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Refunds of £297,270 secured for our clients in the first week of January


In this month’s case study, Suzanne O’Hara provides a brief overview of the most recent refund applications made to HMRC that have resulted in refunds of £297,270.

As part of our SDLT specialist advisory service, we are often asked to assist with SDLT refund applications. These are generally by way of an amendment to the original SDLT return (the time limit for a claim is 12 months) or an overpayment of tax claim (the time limit for a claim is 4 years). The type of refund claim available will be very much dependent on the facts and circumstances of each case.

Below is a summary of some of our most recent cases.

Case 1 – Derelict property: refund of £176,250

In this case, the original SDLT return was submitted on the basis that the transaction was subject to the 3% surcharge.

Following our detailed review, it was determined that the property was in such a state of disrepair so as not to be suitable for use as a dwelling. Accordingly, not only should the 3% surcharge not have applied, nor should the standard rates applying to residential property transactions. Instead, the lower rates for non-residential property should have been applied, which significantly reduced the SDLT payable and provided a refund of £176,250.

Cases 2 & 3 – MDR and annexes: total refunds of £93,320

Both of these cases involved the acquisition of a property which contained a self-contained annex. The original returns were submitted without claiming Multiple Dwellings Relief (MDR).

Following our detailed review, it was determined that in both cases the annexes offered all the facilities to support independent everyday living (i.e. kitchen, bathroom, living areas etc) and the requisite level of privacy so that an unconnected tenant could reside at the property.

As such, a claim for MDR was made and resulted in refunds of £35,250 and £58,070 respectively.

Case 4 – Application of the special partnership provisions: refund of £18,750

This case involved the retirement of one partner and the transfer of the business premises to the other partner, as part of the dissolution of the partnership. The business premises were held in the partnership, as partnership property, equally between the partners.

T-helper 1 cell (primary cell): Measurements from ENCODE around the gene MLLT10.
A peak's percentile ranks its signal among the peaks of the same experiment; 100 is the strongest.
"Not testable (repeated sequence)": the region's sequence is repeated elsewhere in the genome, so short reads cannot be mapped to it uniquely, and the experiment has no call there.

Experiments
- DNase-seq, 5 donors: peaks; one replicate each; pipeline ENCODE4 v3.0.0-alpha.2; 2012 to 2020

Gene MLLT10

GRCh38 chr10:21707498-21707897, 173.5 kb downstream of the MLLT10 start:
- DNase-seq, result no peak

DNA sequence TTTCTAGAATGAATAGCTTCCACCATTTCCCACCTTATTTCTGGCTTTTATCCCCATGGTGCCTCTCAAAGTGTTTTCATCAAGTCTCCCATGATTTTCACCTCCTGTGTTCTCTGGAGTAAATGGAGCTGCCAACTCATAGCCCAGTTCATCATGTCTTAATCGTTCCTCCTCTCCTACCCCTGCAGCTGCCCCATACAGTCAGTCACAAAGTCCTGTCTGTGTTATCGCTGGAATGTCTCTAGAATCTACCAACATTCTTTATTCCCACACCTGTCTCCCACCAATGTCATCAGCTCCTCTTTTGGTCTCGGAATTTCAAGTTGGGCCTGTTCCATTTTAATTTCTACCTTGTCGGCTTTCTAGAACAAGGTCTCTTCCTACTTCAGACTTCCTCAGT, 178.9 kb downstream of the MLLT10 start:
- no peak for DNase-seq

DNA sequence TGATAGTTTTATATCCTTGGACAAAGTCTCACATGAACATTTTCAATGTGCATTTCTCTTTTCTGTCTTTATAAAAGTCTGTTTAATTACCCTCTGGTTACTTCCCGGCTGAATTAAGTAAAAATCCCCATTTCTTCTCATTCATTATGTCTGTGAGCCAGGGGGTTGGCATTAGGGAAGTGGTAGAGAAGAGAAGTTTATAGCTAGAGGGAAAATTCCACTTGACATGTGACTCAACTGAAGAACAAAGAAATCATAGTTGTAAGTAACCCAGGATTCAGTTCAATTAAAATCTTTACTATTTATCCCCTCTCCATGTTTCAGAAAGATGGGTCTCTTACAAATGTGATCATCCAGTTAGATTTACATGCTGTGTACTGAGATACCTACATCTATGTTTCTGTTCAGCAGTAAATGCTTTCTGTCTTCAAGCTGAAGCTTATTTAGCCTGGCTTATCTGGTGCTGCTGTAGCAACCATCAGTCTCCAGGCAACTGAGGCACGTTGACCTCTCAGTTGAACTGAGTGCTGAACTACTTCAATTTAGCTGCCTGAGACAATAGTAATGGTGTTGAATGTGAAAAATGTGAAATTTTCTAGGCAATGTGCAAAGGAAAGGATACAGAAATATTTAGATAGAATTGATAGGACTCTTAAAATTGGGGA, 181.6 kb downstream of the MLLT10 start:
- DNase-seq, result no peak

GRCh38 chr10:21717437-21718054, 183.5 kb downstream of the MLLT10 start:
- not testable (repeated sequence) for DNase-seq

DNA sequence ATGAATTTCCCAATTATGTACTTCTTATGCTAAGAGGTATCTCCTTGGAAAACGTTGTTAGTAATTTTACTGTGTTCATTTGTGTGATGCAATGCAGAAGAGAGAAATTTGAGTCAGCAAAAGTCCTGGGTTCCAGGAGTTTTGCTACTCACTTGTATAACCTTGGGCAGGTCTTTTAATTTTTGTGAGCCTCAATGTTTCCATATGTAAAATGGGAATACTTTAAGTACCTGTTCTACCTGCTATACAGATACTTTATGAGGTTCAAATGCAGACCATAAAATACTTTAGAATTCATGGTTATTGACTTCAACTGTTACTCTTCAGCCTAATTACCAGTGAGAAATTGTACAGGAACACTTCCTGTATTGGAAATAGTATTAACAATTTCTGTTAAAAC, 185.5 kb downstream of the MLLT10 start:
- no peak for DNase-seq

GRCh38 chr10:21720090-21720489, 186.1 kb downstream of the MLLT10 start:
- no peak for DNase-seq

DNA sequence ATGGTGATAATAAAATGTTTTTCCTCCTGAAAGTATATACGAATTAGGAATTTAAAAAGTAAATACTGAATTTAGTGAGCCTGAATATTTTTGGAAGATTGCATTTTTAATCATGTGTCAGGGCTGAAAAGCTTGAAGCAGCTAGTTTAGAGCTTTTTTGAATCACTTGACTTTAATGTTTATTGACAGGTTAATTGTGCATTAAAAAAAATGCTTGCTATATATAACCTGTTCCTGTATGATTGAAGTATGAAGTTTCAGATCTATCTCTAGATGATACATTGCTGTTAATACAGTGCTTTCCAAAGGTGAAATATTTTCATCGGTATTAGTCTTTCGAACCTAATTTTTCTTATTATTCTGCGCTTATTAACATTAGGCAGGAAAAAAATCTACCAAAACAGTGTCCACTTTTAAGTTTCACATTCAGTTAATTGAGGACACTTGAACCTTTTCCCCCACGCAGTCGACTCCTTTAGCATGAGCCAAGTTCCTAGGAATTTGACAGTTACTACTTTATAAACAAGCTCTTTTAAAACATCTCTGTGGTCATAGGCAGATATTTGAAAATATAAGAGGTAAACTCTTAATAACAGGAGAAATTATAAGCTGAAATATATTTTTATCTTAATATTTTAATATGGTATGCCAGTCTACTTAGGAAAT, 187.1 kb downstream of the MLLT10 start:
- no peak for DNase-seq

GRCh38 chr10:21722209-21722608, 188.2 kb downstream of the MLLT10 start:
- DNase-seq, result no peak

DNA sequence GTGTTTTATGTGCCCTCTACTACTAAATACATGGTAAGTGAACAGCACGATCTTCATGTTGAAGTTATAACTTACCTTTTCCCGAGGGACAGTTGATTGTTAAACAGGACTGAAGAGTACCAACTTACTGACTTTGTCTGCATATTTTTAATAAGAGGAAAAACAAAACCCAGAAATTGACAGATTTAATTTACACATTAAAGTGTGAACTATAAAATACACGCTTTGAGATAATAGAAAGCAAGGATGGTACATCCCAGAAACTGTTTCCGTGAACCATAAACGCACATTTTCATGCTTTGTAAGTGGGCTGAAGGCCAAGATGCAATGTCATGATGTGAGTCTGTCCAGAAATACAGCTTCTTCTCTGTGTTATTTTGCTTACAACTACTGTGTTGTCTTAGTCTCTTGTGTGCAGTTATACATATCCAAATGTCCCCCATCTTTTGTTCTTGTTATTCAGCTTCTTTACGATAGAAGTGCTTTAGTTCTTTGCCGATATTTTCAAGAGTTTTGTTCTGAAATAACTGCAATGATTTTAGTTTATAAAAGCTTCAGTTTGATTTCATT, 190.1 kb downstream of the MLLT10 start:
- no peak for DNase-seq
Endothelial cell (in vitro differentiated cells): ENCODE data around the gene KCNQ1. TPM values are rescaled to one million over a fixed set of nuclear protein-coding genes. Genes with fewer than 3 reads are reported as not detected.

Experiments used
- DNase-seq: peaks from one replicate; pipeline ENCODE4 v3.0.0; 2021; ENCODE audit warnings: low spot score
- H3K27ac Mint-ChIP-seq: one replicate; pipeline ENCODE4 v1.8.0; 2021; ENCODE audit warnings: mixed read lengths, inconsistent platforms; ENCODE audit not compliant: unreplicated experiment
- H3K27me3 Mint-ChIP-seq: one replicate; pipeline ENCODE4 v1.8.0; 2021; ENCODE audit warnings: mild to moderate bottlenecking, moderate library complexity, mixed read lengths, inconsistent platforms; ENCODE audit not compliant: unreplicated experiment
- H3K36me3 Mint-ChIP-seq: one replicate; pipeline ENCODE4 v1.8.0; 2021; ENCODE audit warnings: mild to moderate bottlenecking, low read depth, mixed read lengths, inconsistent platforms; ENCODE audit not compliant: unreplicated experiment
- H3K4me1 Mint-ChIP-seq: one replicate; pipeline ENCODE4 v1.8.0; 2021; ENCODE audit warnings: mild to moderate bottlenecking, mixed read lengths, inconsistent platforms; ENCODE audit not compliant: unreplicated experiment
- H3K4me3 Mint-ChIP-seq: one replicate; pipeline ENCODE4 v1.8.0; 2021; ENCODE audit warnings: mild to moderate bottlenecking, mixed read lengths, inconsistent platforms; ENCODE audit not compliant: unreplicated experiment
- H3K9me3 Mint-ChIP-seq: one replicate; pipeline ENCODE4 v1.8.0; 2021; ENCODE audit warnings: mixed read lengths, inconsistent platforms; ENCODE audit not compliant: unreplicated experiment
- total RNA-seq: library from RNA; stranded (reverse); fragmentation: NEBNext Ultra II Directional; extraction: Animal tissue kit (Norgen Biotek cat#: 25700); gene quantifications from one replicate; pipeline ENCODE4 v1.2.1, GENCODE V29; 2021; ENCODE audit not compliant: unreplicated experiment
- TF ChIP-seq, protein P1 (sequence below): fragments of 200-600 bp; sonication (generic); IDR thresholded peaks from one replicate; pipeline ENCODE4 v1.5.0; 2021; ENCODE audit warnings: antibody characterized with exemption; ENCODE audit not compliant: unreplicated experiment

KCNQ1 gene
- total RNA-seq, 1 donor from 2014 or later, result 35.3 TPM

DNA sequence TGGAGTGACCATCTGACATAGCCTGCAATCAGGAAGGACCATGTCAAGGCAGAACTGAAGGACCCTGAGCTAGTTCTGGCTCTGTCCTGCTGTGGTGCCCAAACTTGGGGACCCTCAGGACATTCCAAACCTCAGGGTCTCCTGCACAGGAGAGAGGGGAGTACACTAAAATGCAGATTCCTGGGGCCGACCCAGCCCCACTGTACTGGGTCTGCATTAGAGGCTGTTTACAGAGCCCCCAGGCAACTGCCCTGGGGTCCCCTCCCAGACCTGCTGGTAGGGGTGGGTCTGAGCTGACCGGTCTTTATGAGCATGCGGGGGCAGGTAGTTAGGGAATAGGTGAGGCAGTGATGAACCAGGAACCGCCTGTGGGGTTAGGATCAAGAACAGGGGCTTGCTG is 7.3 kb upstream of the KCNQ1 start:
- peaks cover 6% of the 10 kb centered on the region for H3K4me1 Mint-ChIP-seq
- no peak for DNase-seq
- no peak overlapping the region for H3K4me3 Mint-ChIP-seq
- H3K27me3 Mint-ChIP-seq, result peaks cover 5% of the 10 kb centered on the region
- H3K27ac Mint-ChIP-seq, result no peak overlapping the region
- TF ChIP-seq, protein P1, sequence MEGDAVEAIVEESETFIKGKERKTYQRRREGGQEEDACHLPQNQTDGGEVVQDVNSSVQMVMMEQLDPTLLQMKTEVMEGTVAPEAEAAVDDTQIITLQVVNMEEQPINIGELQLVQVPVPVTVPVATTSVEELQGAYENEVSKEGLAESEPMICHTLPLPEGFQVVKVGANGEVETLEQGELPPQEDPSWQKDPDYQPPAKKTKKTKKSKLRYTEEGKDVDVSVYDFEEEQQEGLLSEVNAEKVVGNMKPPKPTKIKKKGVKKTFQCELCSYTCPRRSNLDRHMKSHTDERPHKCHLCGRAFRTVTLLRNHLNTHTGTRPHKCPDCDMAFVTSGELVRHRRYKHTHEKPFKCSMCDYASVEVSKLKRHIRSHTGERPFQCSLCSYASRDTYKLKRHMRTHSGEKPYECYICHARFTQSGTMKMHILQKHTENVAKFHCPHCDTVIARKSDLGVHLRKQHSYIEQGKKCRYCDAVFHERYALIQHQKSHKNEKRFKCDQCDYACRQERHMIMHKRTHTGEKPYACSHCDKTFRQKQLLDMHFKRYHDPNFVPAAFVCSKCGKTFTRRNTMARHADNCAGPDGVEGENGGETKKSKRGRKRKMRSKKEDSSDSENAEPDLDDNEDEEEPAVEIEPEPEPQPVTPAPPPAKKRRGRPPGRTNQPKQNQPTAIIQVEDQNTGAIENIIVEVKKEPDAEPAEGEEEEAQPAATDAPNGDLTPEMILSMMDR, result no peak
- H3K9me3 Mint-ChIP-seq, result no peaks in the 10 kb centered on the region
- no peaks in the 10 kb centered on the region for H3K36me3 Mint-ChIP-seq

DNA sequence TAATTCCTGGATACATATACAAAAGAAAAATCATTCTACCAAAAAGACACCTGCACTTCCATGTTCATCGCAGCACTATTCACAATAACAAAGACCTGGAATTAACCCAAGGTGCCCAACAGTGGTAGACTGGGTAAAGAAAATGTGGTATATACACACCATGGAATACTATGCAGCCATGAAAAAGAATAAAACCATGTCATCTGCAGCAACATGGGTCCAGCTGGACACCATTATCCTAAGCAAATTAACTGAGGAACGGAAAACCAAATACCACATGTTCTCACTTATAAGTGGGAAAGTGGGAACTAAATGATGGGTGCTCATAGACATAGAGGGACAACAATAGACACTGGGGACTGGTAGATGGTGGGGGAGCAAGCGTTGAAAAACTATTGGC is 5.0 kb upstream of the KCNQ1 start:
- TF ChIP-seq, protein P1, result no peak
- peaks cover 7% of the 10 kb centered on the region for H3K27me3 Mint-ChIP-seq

Upon the dissolution of the partnership, the business premises were transferred to a limited company of which the remaining partner held 100% of the shareholding.

The original SDLT return was submitted applying the market value of the property as the purchaser was a connected company.

Following our detailed review, we concluded that the special partnership provisions contained at Schedule 15 FA 2003 applied, so that an alternative calculation was required to determine the chargeable consideration. This resulted in a reduction of the chargeable consideration from £750,000 to £375,000, giving rise to a refund of £18,750.

Case 5 – Linked transactions and mixed use: refund of £8,450

In this case, the original return was submitted on the basis that the property consisted entirely of residential property.

The transaction consisted of the acquisition of a house and garden and grounds, along with the adjoining lands (held under separate title) that were (and continue to be) farmed by a local farmer.

Following our detailed review, it was concluded that as the residential property transaction was linked to a non-residential property transaction; the mixed-use rates applied, thereby generating a refund of £8,450.

If you feel that you or your client has overpaid SDLT, we would be more than happy to review the case and provide a second opinion and assist with the application for a refund, if applicable.

If you have any queries around SDLT please do not hesitate to get in contact via our SDLT Advisory Service.

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